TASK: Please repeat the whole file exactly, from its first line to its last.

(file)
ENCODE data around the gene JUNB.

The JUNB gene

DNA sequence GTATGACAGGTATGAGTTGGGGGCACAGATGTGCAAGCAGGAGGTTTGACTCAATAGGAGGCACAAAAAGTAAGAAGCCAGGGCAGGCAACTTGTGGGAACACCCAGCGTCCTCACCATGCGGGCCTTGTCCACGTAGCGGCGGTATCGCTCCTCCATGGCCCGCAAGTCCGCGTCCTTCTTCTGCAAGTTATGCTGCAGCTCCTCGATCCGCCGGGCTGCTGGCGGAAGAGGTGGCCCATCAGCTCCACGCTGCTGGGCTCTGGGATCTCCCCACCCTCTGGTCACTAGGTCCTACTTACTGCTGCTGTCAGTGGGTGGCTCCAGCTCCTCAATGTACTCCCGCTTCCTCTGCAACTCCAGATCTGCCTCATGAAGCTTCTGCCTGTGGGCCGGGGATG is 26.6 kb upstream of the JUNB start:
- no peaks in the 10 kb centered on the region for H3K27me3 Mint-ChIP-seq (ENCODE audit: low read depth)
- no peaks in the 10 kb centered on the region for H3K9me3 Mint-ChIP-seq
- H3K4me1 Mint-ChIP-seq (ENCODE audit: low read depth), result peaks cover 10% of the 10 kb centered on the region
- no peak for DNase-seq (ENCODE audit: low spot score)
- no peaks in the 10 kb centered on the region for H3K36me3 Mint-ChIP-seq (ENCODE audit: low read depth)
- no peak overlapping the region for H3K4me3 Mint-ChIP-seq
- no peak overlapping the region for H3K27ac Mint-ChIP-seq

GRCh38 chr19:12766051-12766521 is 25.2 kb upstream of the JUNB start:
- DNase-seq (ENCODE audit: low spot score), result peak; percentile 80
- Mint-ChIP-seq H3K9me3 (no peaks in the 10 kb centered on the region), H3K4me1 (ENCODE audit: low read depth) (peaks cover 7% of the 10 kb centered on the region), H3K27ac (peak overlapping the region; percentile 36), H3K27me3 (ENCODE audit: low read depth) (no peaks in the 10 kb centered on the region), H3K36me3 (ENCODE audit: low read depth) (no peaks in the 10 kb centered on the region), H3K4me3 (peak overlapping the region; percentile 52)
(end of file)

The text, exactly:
ENCODE data around the gene JUNB.

The JUNB gene

DNA sequence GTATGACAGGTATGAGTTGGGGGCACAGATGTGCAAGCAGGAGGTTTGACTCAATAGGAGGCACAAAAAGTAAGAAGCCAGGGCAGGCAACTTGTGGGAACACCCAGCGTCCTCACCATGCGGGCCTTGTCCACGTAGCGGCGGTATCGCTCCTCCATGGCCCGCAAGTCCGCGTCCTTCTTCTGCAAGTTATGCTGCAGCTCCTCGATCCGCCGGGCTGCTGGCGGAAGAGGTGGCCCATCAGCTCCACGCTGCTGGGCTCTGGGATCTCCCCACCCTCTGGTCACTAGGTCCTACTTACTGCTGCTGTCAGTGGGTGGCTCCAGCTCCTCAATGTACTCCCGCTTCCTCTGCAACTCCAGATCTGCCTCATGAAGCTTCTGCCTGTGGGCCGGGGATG is 26.6 kb upstream of the JUNB start:
- no peaks in the 10 kb centered on the region for H3K27me3 Mint-ChIP-seq (ENCODE audit: low read depth)
- no peaks in the 10 kb centered on the region for H3K9me3 Mint-ChIP-seq
- H3K4me1 Mint-ChIP-seq (ENCODE audit: low read depth), result peaks cover 10% of the 10 kb centered on the region
- no peak for DNase-seq (ENCODE audit: low spot score)
- no peaks in the 10 kb centered on the region for H3K36me3 Mint-ChIP-seq (ENCODE audit: low read depth)
- no peak overlapping the region for H3K4me3 Mint-ChIP-seq
- no peak overlapping the region for H3K27ac Mint-ChIP-seq

GRCh38 chr19:12766051-12766521 is 25.2 kb upstream of the JUNB start:
- DNase-seq (ENCODE audit: low spot score), result peak; percentile 80
- Mint-ChIP-seq H3K9me3 (no peaks in the 10 kb centered on the region), H3K4me1 (ENCODE audit: low read depth) (peaks cover 7% of the 10 kb centered on the region), H3K27ac (peak overlapping the region; percentile 36), H3K27me3 (ENCODE audit: low read depth) (no peaks in the 10 kb centered on the region), H3K36me3 (ENCODE audit: low read depth) (no peaks in the 10 kb centered on the region), H3K4me3 (peak overlapping the region; percentile 52)